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AC Current in GHz Frequency and Zero Resistance

  1. Mar 23, 2017 #1
    Hello Experts,

    I am a physics newbie with big ideas. I have a question.
    I am thinking about how to produce a zero Resistance Current.
    We know we can do this using super-conductors in sub zero temperature, but maybe there's another way.

    My assumptions (which could be wrong):
    1) Resistance in a wire is caused by electrons traveling and HITTING other atoms as they move from proton to proton. This hitting causes electrons to lose power and transfer energy into heat.

    2) Speed of Electrons in a copper wire is about 2.5 x 10-4 m/s (2500000000nm / s)
    3) Copper Atomic Spacing 0.256 nm
    4) In an alternating current (AC), electrons are pulled back and forth typically at 60hz.

    This means:

    Time = 1 / Frequency
    Time = 1/ 60 hz = 0.166 seconds

    Which means every 0.166 seconds, our alternating current switches directions.
    Now let's talk distance:

    Distance = Speed * Time
    Distance = Speed of Electrons in a copper wire (2.5 x 10-4 m/s) * 0.166 seconds
    Distance = 2500000000nm/second * 0.166 seconds
    Distance = 416666666.666 nanometers

    Which means that a typical electron travels 416666666.666 nanometers every time our alternating current switches directions

    Now that means that our electron is hitting some protons as it travels. How many?

    Given that Copper Atomic Spacing is about 0.256 nm

    Number of Atoms Hit = Number of Copper Atoms / Copper Atomic Spacing
    Number of Atoms Hit = 416666666.666 nm / 0.256 nm = 162760416.666 copper atoms

    That' a lot of atoms to possibly hit.

    My Question:
    If we increase the frequency of our alternating current - such that an electron only traveled from 1 copper atom to another or at least some number less than 162760416.666 copper atoms. Would this not decrease the number of hits and decrease the resistance in the wire?

    Just as an example:

    Distance = Speed * Time
    0.256nm (distance between 2 atoms) = 2,500,000,000 (Speed of Electrons) * Time
    Time = 0.0000000001024 s - thats how long it takes for an atom to move from 1 atom to another

    How fast must our alternating current switch directions?
    Hertz = 1 / Time
    Hertz = 1 / 0.0000000001024 s
    Hertz = 9,765,625,000 hertz ~ 10Ghz

    So if we had a alternating current at 10Ghz, wouldn't this achieve zero resistance?
  2. jcsd
  3. Mar 23, 2017 #2


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    Actually, ac resistance of a conductor is greater than its dc resistance due to "skin effect". Higher frequencies reduce the effective cross-section of the conductor, which increases its resistance.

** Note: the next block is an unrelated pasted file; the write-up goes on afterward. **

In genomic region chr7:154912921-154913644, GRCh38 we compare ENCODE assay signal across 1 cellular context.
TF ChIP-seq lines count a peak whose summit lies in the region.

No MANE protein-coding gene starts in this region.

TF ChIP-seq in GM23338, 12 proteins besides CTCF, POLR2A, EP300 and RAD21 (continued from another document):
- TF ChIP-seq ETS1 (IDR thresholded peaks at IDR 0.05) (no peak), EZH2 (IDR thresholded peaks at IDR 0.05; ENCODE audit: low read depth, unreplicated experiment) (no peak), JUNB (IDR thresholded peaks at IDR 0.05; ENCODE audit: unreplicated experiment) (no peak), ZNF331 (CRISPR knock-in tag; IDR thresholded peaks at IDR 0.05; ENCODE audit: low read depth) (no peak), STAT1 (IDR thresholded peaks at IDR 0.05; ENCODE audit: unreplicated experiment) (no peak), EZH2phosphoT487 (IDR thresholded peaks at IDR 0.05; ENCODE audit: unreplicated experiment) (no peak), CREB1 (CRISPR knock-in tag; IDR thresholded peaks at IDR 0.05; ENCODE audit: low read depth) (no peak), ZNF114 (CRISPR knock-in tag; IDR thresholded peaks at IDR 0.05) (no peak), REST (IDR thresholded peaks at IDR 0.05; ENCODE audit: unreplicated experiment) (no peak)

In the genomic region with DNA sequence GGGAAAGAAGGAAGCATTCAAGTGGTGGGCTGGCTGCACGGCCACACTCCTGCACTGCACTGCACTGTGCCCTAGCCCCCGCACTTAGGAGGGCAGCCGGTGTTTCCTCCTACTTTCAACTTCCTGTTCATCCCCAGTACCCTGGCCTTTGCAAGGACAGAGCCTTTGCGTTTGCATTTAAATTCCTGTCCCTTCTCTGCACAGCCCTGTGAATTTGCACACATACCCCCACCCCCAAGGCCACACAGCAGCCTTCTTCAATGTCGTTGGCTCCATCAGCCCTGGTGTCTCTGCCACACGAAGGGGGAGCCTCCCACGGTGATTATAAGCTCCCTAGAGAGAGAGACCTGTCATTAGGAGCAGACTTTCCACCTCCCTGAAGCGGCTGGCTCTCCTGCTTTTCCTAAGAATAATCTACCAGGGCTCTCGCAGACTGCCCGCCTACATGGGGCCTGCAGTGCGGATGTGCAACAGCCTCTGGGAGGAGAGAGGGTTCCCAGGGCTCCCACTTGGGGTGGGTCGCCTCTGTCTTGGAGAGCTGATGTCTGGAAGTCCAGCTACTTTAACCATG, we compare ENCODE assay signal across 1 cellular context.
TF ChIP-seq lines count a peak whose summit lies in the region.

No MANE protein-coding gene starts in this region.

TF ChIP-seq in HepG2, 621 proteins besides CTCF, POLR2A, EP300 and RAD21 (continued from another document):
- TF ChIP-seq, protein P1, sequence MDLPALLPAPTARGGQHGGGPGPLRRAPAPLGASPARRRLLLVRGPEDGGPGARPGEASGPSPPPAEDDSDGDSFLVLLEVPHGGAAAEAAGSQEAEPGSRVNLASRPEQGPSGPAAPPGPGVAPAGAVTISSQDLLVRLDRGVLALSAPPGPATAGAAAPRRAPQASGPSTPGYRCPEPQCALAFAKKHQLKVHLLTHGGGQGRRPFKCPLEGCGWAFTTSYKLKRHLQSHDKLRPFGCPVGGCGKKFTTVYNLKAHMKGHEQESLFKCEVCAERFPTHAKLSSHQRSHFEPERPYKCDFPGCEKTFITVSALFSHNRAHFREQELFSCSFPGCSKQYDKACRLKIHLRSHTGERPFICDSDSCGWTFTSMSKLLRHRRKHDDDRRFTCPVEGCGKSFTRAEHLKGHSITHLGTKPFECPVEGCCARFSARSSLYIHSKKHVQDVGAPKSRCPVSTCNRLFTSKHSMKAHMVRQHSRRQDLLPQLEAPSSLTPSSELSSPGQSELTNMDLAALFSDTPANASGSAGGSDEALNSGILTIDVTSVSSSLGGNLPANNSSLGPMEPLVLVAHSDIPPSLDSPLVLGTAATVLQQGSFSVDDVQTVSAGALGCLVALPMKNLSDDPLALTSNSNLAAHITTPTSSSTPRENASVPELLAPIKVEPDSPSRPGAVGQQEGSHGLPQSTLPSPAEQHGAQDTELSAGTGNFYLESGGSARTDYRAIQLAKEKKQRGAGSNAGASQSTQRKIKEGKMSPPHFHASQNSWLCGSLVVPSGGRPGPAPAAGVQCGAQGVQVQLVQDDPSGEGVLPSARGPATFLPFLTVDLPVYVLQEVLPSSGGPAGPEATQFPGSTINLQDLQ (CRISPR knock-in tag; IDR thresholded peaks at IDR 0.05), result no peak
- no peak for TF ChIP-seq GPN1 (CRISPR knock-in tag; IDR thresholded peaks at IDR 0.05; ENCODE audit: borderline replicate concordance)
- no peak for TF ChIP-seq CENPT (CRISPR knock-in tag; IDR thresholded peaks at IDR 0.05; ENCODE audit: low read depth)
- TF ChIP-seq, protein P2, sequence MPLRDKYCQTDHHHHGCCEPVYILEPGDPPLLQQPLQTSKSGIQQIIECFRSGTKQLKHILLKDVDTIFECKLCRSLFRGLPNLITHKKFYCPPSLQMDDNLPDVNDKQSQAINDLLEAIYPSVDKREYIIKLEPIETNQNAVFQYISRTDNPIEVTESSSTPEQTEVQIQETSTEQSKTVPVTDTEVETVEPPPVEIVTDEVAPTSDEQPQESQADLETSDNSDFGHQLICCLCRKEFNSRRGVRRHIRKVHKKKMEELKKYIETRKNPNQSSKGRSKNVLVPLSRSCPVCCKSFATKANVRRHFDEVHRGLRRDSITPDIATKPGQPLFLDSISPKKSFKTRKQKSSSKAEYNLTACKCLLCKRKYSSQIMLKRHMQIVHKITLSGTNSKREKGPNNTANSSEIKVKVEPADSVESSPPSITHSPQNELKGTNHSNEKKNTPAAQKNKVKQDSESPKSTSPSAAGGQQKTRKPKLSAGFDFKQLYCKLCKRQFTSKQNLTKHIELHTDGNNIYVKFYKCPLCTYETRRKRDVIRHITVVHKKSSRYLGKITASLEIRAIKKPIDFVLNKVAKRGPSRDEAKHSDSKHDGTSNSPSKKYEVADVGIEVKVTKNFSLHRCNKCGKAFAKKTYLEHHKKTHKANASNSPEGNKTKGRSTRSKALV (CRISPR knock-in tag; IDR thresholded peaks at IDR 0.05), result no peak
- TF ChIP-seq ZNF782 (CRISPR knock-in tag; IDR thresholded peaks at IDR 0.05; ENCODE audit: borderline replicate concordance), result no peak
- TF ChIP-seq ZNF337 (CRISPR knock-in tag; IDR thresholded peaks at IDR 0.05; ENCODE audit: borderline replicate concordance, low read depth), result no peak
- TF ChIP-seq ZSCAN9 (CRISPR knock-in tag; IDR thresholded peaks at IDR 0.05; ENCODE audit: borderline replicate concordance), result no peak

4. Mar 23, 2017 #3
    The resistance increases because all the electrons tend to go to the surface. More electrons in a certain space = more resistance. I get it.

    However, since we are only moving 1 atom's length of distance - they would not hit so many copper atoms.
    Additionally, since we are only moving 1 atom's length of distance, the skin effect SHOULD be minimized since the electrons have no TIME to go to the surface.

    Am I missing something?
  5. Mar 23, 2017 #4


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    The collisions are inevitable because of the thermal motion of the electrons, which is random in nature.
  6. Mar 23, 2017 #5
  7. Mar 23, 2017 #6


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    Resistance goes on decreasing with reduction in temperature. In case of superconductors, resistance abruptly drops down to zero below a certain critical temperature.
    Last edited: Mar 23, 2017
  8. Mar 23, 2017 #7


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    this is incorrect .... try the other way around ... do some googling on what causes resistance

    this is also incorrect .... the electrons DONT hit the protons

    again this incorrect, see my first comment in this post .... the overall resistance of the conductor doesn't change just because you changed the frequency

    reread cnh 1995's post again --- I have hilited the important part

    and added to that there are other things that come into play when comparing AC and DC current
  9. Mar 23, 2017 #8
    Electrons don't 'hit' protons, they latch onto them without making direct contact and orbit around them until they are forced to move to the next atom. Also, the number of nuclei an electron moves between doesn't cause resistance. It could more accurately be seen as the difficulty of getting from one to the next.
  10. Mar 23, 2017 #9


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    This is not correct. I understand you are trying to help, but posting incorrect information is not allowed here.
  11. Mar 23, 2017 #10


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    my post response deleted
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